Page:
Eighteen holes with an engineering ace
It was not the answer I expected.
Many times I have gone to the golf course as a single because I love meeting interesting people. The range of occupations and personalities can be fascinating.
Along the way, I picked up a sarcastic line when it came time to ask about a person’s occupation.
“So are you a nuclear physicist?” I would ask with a chuckle.
Two of my playing partners looked back at me with a surprised expression. “Well, yes, we are.”
They worked at the Lawrence Livermore National Laboratory, which has a mission of strengthening the United States’ security through development and application of world-class science and technology.
In other words, as they said, “We make bombs.”
It was just one example of the interesting company you run into on a golf course. I met a national skeet shoot champion, several prisoners of war, politicians and a guy who owned a parking lot owned by boxing champion Jack Dempsey. I played in Boston with a New England radio personality. At one point he asked me to flip him his putter and, of course, it hit him in the ... throat.
He was OK.
Since golf is a four- and five-hour game, you get to learn a lot about someone. And that was the case when I played 18 holes a week ago with Bryan Veith at Heritage Harbour Golf & Eatery.
Veith, a Greenfield Plantation resident, is a regular at Heritage Harbour, so you might run across him yourself. I had met him last October when I had written a story about his wife, Julie, who has beaten breast cancer but still is fighting some of the after-effects. Bryan and Julie have started the Play for Pink Fundraising Golf Tournament in October to raise money for research and awareness for the Breast Cancer Research Foundation.
Being on a golf course, however, gave me the chance to get to know him.
I knew Veith, who has a bachelor’s degree from the University of Florida and a master’s from the University of South Florida, is a civil engineer, but I certainly didn’t know what that entailed. On March 14, he was named a Fellow by the American Society of Civil Engineers. Over a 25-year career he has served in many roles, including principal in charge, project manager and project engineer. His expertise covers potable water, wastewater, reclaimed water, stormwater, integrated water resources, and groundwater projects, including both advanced treatment and pumping stations and pipelines.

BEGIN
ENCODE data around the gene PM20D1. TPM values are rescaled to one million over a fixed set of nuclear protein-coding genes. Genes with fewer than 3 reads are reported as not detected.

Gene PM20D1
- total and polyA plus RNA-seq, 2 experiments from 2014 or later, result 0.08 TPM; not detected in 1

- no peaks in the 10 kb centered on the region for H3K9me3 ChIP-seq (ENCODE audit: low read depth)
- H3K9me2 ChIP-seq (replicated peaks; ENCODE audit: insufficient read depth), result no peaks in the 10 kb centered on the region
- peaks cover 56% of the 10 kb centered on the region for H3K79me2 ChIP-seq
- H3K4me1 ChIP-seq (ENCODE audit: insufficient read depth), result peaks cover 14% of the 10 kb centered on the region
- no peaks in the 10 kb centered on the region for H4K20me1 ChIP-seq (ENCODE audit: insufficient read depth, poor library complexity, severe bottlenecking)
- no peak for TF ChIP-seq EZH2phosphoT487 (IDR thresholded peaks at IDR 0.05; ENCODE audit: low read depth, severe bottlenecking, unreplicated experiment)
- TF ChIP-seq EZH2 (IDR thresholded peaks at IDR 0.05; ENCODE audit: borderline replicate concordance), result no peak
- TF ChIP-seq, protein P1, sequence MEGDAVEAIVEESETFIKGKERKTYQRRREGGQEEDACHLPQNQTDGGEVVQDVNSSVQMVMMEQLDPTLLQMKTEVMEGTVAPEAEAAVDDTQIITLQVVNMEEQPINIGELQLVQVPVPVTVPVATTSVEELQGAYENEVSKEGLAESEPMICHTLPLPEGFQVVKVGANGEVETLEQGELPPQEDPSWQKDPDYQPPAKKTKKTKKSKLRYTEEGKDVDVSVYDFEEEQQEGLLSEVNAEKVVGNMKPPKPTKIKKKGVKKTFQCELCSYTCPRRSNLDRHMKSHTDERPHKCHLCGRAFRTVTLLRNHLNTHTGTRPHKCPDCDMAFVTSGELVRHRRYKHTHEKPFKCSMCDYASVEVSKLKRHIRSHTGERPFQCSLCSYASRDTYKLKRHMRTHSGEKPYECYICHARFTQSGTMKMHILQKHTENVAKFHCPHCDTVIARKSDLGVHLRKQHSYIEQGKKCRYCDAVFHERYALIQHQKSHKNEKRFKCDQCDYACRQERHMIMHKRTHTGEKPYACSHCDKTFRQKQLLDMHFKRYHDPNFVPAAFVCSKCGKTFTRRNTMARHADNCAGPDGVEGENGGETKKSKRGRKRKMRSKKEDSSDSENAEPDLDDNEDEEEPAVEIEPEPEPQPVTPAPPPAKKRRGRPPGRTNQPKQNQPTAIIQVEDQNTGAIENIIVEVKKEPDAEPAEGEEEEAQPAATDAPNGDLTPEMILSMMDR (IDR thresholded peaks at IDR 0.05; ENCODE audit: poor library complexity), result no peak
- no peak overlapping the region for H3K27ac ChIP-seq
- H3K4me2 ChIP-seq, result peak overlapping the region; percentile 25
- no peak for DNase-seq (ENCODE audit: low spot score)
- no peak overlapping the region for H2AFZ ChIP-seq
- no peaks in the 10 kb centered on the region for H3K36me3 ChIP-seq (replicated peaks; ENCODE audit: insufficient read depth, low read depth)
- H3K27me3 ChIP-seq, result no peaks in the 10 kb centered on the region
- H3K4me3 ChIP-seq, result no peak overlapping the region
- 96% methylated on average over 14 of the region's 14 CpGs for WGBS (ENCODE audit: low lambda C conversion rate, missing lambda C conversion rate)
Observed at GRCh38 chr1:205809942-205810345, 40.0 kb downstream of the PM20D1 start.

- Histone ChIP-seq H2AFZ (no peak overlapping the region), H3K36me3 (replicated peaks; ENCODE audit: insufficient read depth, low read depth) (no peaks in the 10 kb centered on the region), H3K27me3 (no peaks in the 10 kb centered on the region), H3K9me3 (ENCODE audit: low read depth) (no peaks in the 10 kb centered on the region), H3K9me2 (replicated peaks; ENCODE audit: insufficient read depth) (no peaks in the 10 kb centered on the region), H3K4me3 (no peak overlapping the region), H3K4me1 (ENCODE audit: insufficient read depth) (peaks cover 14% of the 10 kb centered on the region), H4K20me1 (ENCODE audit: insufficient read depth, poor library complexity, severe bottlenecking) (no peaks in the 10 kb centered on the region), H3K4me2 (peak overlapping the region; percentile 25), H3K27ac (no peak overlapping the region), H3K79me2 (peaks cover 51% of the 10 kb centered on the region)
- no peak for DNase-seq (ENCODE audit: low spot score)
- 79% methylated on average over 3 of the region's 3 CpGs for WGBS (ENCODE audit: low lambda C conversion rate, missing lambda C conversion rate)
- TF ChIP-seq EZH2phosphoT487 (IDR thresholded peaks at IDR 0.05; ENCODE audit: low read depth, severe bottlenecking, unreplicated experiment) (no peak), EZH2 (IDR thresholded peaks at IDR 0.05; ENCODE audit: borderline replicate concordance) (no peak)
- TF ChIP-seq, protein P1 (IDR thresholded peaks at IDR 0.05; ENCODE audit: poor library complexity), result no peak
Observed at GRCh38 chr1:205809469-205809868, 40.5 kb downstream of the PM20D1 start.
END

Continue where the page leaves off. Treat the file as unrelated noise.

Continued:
Considering our area’s problems with aging and deteriorating stormwater systems and the thought that it is feeding red tide, this was getting interesting.
I asked Veith about his favorite projects over the years.
In 1993-94, he worked on the engineering of Sarasota County’s electrodialysis reversal water treatment plant, which processes 12 million gallons per day and is the largest in operation in the United States. The T. Mabry Carlton Jr. plant included storage tanks, 11 production wells, an access road and a 7-mile raw water transmission pipeline.
In 2000-2001, he was the project manager and civil engineer for North Port’s Narramore Sports Park in developing a new “greenfield” 6.6-acre athletic park, including a stormwater management system, and wetland system.
From 2017-2019, he was the civil engineer of record and project manager who developed the engineering concepts for an innovative integrated “1Water” project in the Central Florida Water Initiative area — the Lake Eva and Lake Henry Restoration for Haines City. He had to improve Lake Eva’s water quality and improve flood protection within Lake Henry.
There were others, but I got the point. This is a man who knows his stuff. Even so, a lot of the engineering concepts were way above my head. I’m just a guy trying to make a par. So right on the golf course, I wondered if there was something he could leave me with. How about a few water quality tips for a local resident?
He offered these.
n Strictly follow Manatee County’s residential fertilizer ordinance, which is available at mymanatee.org if you are unfamiliar with it. That will reduce the potential for nutrient-laden (nitrogen and phosphorus) runoff into our aquatic environment.
n Only flush toilet paper and not medicine, wipes, and other objects to help prevent clogged pipes, raw sanitary sewer overflows and stress on treatment plants.
n Financially support investments in our local infrastructure. “Do you ignore investing in keeping your body healthy, your car running, and your house’s critical assets in acceptable condition?” he asked. “No. Let’s keep that same principle in mind for supporting the funding in our local infrastructure.”
n Do not open your sanitary sewer clean-out to relieve yard flooding. The sanitary sewer system capacity is not sized to handle this extra flow, therefore sanitary sewer overflows are possible.
Wow, it wasn’t a pair of nuclear physicists, but all in all, a good day on the golf course.
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